Before becoming self-employed I spent much of my career trying to behave like a proper grown up professional. I tried to be like everyone else. Overthinking and second guessing just became a part of my job. I didn’t always feel like I fitted in, like I belonged, like I was safe. I kept my ideas to myself, worried about seeming like I was a fool for asking questions and didn’t enjoy the job. At all.
Yet, in a couple of organisations I did feel like I was able to be my weird and wonderful self. I could take some risks, ask questions and make decisions based on my own judgement. This happened when I felt safe, when I had a manager who trusted me and a team where we were all working towards the same mission. I noticed the difference between the two scenarios. We all enjoyed working together, we had great ideas and got loads done.
This concept was coined by Organisational Scientist Amy Edmondson as “Team Psychological Safety”. It is defined as “a shared belief held by members of a team that the team is safe for interpersonal risk taking.” That you wouldn’t be ridiculed for asking questions, shot down when putting forward ideas or suggesting improvements. Your manager and colleagues had your back.
The benefits of Psychological Safety are well researched - greater innovation, productivity, higher profit, less absence, happier and more engaged employees. So there is a real business case for creating teams that are psychologically safe. So… where’s the disconnect?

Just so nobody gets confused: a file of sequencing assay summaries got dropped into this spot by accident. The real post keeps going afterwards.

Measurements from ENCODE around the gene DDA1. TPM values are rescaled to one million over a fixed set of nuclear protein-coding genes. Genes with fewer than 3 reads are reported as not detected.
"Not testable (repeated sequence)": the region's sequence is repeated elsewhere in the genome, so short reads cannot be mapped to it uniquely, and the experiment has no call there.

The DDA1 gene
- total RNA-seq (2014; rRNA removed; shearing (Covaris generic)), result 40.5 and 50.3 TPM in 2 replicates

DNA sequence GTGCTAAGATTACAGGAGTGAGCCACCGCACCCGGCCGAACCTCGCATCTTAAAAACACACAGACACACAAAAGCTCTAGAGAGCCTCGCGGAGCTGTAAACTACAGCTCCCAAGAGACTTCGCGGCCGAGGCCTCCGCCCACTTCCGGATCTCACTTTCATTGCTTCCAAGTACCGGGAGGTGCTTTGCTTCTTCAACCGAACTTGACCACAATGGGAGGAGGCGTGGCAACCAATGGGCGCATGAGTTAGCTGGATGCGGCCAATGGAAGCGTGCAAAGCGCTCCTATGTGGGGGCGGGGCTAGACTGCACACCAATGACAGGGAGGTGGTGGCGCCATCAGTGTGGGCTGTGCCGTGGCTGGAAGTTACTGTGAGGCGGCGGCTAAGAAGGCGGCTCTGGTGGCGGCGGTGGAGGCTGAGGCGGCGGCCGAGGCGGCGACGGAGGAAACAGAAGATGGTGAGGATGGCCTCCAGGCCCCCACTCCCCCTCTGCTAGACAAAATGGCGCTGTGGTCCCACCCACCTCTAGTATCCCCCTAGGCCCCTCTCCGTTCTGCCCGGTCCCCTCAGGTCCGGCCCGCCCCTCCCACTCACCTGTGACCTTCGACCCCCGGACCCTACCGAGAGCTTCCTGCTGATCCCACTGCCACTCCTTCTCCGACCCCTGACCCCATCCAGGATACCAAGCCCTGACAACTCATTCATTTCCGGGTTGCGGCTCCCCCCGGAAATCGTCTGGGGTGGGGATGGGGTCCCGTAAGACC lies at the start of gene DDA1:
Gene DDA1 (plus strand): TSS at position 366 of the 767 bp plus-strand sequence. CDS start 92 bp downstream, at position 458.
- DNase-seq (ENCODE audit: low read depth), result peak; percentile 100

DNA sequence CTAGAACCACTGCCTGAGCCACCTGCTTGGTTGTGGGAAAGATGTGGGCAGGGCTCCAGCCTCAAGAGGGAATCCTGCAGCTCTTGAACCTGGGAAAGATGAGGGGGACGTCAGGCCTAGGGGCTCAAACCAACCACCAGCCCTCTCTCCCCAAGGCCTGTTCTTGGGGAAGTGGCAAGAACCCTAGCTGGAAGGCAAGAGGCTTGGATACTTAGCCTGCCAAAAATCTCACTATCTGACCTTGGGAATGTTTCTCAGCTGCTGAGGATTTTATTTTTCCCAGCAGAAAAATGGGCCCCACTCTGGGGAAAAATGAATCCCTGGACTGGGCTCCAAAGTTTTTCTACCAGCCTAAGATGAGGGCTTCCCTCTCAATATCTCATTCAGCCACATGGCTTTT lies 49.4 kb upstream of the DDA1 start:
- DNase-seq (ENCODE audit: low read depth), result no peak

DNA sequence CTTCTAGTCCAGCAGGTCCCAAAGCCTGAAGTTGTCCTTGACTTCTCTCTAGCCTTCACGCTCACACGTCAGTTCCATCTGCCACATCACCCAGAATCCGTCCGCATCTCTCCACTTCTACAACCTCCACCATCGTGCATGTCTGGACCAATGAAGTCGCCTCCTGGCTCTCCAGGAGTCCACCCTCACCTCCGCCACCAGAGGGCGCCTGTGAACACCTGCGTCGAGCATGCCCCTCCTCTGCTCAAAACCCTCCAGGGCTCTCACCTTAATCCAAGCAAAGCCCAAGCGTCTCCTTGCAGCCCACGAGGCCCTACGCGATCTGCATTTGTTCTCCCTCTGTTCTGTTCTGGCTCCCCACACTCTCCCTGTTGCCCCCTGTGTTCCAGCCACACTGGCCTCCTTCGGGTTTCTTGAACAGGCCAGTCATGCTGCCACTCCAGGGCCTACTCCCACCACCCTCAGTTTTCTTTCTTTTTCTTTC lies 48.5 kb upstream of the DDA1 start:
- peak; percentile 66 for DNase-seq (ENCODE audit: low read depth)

Our standard hierarchical model for organisations is a “Power over” model where there is a manager and an employee. The manager is in control. They set the agenda, make the decisions, and ensure that the employee is productive and is behaving (or if not, they ‘performance manage’ them - AKA scare them into getting back on track). It’s all about fear and dominance. This really isn’t the best for the employee to feel safe.
When you have a manager who understands these dynamics and they’re conscious about sharing power through collaboration and building trusted relationships, they recognise that if you empower someone to be able to shape their own world, this is when the magic (as it were) happens. When you’re treated like a grown-up, an equal, with valuable ideas and strengths and the freedom to take a risk, make decisions, and build solid relationships with your colleagues, it makes work so much better. You can spend less time worrying what others may think and be free to be your authentic self.